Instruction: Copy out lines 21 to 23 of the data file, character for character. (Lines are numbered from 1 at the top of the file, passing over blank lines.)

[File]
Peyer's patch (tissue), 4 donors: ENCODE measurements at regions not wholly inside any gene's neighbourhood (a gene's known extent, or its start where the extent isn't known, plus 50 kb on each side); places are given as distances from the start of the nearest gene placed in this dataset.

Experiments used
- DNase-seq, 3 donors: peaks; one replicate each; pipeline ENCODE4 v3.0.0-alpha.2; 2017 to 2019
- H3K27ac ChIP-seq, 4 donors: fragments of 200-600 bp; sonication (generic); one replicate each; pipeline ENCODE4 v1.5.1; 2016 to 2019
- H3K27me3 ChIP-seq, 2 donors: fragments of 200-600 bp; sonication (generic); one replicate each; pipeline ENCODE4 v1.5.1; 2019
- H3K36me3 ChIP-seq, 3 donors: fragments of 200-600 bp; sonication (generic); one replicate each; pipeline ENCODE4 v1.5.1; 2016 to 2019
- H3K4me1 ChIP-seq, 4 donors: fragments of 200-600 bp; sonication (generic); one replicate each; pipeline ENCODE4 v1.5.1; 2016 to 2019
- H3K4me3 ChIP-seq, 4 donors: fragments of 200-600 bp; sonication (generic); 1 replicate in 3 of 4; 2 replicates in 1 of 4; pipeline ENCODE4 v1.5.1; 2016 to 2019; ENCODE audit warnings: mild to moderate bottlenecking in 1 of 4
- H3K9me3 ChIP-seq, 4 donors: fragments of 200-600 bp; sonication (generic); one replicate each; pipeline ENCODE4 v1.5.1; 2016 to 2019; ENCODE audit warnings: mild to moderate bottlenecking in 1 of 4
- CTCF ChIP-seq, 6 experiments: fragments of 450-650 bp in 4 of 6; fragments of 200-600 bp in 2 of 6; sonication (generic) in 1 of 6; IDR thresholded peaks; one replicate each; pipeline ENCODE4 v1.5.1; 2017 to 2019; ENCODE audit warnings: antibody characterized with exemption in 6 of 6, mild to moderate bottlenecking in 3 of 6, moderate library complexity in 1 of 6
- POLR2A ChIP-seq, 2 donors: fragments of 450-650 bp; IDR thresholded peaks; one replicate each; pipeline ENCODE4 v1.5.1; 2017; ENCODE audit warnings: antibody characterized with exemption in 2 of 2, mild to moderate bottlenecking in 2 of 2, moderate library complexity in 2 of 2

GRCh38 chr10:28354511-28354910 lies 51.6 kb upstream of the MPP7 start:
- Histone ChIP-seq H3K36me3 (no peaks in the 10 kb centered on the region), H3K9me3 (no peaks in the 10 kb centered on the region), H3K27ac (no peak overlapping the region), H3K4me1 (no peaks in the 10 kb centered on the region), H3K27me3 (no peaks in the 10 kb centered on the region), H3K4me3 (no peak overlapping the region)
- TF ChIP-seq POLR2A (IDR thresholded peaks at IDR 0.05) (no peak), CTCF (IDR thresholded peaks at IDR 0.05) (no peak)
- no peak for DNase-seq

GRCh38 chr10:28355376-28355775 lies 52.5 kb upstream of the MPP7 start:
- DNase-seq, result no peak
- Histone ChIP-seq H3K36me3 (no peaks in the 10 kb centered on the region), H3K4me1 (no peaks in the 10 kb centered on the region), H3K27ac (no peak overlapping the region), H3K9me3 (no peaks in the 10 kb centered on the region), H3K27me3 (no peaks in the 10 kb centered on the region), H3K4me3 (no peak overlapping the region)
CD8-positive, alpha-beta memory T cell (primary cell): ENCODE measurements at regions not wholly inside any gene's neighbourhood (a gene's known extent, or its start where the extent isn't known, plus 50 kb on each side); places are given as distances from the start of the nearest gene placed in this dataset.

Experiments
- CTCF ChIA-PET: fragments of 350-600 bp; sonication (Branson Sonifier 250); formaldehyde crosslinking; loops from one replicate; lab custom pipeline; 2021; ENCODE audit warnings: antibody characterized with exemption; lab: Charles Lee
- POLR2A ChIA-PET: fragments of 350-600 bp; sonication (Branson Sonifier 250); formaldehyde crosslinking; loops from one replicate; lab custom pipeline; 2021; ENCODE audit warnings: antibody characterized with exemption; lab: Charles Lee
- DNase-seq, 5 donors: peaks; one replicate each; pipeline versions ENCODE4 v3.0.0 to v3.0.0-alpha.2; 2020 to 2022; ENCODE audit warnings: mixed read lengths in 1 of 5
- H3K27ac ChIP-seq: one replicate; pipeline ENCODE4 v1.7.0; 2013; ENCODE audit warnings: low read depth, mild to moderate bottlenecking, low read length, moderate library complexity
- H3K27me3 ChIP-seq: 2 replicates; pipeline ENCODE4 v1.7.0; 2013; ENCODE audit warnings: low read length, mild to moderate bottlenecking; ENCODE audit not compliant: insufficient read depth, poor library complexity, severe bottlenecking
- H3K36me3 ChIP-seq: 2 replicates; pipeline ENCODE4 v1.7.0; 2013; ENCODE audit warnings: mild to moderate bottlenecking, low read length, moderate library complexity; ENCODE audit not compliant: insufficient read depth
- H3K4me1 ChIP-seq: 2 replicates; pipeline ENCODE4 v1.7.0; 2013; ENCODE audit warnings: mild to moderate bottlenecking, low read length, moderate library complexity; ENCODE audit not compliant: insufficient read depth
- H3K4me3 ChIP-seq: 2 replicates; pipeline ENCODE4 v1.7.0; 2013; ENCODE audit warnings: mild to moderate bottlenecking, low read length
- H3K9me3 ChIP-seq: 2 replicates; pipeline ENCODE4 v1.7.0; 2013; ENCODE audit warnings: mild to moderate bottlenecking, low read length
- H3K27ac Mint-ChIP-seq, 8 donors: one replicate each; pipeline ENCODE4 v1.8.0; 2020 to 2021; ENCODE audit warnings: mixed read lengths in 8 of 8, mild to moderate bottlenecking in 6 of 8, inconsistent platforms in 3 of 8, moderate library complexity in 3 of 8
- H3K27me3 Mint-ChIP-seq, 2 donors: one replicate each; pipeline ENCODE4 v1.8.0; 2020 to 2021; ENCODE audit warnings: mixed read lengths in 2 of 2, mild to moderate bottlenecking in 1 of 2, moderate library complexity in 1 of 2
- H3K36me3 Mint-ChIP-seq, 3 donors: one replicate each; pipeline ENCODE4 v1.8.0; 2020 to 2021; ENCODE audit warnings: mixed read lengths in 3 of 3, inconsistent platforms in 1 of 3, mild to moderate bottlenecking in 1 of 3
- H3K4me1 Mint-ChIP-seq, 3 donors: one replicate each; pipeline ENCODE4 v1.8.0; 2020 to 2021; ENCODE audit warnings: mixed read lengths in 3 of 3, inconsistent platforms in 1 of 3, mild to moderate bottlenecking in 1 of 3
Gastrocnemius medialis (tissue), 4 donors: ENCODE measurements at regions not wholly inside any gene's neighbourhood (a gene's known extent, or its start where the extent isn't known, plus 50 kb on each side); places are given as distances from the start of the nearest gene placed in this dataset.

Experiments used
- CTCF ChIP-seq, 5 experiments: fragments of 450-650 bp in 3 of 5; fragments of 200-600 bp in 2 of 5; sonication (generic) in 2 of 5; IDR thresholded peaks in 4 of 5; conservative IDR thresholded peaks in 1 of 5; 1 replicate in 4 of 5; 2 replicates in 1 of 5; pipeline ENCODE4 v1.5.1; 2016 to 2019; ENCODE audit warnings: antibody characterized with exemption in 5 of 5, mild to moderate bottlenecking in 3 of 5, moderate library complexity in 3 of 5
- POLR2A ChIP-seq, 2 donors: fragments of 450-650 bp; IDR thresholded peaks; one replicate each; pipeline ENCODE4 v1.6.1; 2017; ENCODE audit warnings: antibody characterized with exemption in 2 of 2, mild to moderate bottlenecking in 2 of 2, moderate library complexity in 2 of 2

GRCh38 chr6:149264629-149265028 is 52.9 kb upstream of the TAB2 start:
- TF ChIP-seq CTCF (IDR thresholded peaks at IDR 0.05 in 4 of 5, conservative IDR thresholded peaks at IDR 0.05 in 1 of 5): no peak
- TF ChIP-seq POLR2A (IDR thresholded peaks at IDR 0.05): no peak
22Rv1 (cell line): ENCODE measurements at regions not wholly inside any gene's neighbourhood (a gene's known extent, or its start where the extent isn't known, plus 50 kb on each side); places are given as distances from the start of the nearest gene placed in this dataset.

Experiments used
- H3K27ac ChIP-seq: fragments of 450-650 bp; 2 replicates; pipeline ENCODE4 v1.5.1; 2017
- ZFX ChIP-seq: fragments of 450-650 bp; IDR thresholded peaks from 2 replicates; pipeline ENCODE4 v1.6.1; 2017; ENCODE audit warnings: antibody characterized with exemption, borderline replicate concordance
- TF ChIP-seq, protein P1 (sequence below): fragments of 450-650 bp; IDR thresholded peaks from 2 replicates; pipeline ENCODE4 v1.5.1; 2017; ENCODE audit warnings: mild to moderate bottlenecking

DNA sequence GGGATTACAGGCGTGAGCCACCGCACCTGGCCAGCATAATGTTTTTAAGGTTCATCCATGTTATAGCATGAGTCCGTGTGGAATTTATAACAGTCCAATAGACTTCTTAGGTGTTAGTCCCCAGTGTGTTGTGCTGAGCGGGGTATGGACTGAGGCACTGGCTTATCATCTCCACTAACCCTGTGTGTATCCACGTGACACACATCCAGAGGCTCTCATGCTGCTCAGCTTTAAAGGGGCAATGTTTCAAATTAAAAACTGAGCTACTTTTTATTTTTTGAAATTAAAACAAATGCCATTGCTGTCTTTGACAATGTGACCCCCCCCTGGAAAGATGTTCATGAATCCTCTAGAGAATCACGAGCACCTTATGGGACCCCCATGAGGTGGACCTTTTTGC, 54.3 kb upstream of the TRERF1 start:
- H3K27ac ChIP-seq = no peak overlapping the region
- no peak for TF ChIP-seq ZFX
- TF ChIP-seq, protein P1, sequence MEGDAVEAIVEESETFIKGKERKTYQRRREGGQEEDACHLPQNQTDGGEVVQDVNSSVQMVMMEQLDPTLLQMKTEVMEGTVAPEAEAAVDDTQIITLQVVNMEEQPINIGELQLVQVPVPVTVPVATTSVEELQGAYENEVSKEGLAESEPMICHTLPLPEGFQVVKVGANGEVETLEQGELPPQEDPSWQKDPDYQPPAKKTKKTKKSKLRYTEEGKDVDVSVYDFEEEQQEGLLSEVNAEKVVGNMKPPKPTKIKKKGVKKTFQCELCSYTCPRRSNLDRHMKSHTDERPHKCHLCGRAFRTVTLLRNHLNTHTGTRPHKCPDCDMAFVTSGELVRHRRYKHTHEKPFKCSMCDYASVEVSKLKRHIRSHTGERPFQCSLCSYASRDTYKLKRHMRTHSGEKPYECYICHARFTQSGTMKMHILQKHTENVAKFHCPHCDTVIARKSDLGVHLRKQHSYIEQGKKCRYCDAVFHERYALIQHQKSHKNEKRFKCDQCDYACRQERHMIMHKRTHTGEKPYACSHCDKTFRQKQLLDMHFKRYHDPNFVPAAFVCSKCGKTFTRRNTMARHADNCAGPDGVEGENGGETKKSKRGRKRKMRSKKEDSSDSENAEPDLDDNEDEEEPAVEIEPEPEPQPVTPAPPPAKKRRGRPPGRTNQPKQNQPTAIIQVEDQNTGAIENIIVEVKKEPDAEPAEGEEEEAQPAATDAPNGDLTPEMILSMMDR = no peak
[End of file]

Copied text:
- CTCF ChIA-PET: fragments of 350-600 bp; sonication (Branson Sonifier 250); formaldehyde crosslinking; loops from one replicate; lab custom pipeline; 2021; ENCODE audit warnings: antibody characterized with exemption; lab: Charles Lee
- POLR2A ChIA-PET: fragments of 350-600 bp; sonication (Branson Sonifier 250); formaldehyde crosslinking; loops from one replicate; lab custom pipeline; 2021; ENCODE audit warnings: antibody characterized with exemption; lab: Charles Lee
- DNase-seq, 5 donors: peaks; one replicate each; pipeline versions ENCODE4 v3.0.0 to v3.0.0-alpha.2; 2020 to 2022; ENCODE audit warnings: mixed read lengths in 1 of 5